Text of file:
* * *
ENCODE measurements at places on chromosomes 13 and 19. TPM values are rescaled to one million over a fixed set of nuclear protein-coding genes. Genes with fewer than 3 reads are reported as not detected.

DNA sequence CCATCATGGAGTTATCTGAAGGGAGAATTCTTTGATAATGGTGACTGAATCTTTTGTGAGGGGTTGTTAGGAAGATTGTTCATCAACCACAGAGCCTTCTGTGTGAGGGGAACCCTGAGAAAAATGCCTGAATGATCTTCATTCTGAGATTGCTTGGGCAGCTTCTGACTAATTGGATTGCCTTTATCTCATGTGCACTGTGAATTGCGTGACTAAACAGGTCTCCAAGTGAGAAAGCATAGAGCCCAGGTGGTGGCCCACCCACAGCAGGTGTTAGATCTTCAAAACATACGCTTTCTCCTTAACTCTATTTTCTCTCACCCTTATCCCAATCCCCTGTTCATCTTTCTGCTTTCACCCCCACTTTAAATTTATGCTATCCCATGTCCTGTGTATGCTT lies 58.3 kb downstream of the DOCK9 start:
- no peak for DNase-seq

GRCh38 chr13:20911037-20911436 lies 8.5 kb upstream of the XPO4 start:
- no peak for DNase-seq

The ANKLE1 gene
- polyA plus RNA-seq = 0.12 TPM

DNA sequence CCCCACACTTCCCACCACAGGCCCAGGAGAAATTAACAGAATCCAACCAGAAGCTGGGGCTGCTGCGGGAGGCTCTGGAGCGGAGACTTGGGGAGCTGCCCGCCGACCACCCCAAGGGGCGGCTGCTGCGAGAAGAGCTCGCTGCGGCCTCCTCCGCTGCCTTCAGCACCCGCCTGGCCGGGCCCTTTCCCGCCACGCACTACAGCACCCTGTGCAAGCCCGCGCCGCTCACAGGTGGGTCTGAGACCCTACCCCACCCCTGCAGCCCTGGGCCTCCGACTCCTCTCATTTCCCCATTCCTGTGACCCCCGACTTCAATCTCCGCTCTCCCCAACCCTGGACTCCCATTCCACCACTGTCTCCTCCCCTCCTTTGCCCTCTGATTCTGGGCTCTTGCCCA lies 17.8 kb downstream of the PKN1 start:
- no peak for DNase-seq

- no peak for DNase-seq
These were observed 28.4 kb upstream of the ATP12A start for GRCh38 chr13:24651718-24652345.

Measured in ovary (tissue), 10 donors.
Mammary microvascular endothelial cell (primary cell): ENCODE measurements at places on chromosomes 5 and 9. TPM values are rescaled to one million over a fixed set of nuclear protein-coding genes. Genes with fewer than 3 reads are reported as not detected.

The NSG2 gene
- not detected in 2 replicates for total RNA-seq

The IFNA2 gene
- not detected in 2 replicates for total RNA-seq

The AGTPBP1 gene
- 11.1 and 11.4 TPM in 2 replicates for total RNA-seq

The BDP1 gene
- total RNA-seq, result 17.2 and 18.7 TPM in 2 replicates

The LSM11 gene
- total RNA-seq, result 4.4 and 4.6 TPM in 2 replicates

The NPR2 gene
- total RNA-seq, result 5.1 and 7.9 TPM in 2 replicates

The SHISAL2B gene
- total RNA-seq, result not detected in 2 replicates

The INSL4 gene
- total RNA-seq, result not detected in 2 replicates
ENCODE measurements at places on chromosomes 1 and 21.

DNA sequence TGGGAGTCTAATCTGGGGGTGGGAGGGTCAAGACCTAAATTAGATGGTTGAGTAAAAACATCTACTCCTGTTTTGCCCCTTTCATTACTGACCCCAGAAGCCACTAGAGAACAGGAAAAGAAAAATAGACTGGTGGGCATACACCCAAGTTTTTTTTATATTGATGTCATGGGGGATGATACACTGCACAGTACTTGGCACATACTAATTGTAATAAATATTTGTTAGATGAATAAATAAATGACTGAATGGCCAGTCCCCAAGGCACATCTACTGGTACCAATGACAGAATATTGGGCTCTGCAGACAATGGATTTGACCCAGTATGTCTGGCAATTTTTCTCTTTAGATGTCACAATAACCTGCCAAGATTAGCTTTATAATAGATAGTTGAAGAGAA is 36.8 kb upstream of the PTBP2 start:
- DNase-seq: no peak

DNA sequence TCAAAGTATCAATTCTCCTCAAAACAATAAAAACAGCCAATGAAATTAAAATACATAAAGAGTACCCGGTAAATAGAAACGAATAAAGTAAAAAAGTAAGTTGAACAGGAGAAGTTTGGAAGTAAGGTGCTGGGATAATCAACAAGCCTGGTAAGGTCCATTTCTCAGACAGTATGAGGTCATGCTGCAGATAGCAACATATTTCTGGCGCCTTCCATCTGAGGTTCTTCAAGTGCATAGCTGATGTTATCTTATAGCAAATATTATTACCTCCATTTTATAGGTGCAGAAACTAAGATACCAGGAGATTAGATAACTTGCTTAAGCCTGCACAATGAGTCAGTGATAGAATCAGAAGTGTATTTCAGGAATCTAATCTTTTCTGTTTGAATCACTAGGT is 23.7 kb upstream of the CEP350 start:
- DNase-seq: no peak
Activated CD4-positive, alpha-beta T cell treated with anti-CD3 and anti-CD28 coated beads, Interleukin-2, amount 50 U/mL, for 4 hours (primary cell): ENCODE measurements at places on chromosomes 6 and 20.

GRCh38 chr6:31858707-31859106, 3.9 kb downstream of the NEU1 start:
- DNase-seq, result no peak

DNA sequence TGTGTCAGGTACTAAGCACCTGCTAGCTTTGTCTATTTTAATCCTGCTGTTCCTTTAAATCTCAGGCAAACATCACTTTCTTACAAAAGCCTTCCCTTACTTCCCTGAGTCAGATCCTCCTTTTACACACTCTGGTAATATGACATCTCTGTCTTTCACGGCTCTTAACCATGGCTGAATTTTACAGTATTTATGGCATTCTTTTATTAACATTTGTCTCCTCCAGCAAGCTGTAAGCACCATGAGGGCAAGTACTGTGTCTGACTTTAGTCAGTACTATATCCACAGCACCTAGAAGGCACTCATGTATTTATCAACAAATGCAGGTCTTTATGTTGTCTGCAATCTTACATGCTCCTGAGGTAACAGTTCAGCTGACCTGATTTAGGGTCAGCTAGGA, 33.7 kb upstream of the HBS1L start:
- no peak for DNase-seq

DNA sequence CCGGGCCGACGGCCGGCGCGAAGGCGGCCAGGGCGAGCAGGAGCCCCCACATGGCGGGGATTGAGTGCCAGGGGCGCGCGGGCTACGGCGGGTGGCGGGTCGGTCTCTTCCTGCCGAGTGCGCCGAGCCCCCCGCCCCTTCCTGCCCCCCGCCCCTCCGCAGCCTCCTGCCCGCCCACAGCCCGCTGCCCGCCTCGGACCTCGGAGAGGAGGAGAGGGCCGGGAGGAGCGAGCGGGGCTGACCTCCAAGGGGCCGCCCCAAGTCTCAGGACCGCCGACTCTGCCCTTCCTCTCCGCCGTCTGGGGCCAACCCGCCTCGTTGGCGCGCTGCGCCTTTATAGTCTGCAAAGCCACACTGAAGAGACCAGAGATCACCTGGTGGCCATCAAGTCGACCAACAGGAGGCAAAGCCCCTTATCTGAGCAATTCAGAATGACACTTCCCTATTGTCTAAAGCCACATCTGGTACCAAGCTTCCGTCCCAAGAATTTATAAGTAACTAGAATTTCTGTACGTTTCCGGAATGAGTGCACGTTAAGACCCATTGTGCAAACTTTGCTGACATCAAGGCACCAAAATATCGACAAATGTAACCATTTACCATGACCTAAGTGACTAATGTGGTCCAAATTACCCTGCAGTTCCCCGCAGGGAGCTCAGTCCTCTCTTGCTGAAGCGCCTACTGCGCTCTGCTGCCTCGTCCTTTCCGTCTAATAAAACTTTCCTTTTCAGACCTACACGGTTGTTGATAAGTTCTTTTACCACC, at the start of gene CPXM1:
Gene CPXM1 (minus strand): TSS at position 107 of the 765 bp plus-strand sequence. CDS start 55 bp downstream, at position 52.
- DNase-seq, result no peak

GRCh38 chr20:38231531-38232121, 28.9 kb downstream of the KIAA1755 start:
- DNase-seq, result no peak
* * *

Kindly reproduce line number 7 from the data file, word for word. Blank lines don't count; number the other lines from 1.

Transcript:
- polyA plus RNA-seq = 0.12 TPM